The following appears in the abstract of Garabed Eknoyan, The Kidneys in the Bible: What Happened?
The abstract is available at http://jasn.asnjournals.org/content/16/12/3464.full.
“The kidneys are mentioned… sometimes in direct connection with the heart, as the site of emotions and intellect. Some of the attributes principally assigned to one of these two organs are at times credited to the other. Thus, whereas the heart is the organ considered to be the site of wisdom and the governing center of rational processes, it is a function that is attributed also to the kidneys, as in, “I will bless the Lord, who has given me counsel; my reins also instruct me in the night seasons” (Psalms 16:7). The Midrash on Genesis (Genesis Rabbah 61:1) tells that the illiterate Abraham was taught the law by his kidneys and then developed the recognition of God from within himself (13,38). Conversely, whereas the kidneys are considered the site of affections, as in the verses of joy, “Yea my reins shall rejoice, when thy lips speak right things” (Prov. 23:16), and of faithfulness, “And righteousness shall be the girdle of his loins, and faithfulness the girdle of his reins” (Isa. 11:5), they seem to share their position as the site of affections with the heart as in the following verse of grief: “Thus my heart was grieved, and I was pricked in my reins” (Psalms 73:21). No other internal organs of the body are mentioned in parallel in the Bible as often as are the heart and the kidneys.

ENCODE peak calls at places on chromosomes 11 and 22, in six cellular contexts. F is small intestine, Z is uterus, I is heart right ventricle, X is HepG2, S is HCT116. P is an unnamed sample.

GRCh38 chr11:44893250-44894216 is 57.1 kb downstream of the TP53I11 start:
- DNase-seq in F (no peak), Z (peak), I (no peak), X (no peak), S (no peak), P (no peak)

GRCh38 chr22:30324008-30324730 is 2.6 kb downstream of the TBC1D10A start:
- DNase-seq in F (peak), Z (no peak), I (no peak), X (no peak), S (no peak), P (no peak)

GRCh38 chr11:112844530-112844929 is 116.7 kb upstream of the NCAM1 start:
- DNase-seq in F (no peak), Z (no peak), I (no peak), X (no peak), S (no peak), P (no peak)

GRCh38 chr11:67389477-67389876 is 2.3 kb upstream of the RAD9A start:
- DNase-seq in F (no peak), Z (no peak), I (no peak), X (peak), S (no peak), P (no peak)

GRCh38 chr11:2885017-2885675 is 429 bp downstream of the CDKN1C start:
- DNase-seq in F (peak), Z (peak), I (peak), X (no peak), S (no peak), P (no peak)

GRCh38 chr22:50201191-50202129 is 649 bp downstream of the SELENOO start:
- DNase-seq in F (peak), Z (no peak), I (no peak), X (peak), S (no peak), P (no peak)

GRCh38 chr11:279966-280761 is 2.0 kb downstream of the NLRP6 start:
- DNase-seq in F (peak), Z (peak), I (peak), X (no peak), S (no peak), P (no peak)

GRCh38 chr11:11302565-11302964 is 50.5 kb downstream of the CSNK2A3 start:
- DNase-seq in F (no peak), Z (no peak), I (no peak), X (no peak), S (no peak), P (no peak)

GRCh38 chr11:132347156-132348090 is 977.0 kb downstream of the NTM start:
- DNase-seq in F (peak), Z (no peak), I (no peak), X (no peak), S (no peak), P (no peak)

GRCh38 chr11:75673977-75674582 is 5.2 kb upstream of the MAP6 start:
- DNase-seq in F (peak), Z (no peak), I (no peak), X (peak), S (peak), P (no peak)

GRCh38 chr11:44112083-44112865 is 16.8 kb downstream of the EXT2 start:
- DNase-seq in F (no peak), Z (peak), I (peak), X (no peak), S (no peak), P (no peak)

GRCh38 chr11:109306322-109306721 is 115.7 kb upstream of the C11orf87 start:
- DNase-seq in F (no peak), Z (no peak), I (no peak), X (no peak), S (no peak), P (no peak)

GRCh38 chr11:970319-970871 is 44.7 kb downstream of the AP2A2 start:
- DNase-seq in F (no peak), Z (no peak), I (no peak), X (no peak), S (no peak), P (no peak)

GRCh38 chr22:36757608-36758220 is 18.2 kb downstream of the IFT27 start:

Garabed Eknoyan, “The Kidneys in the Bible: What Happened?” Journal of the American Society of Nephrology. 2005 16: 3464-3471.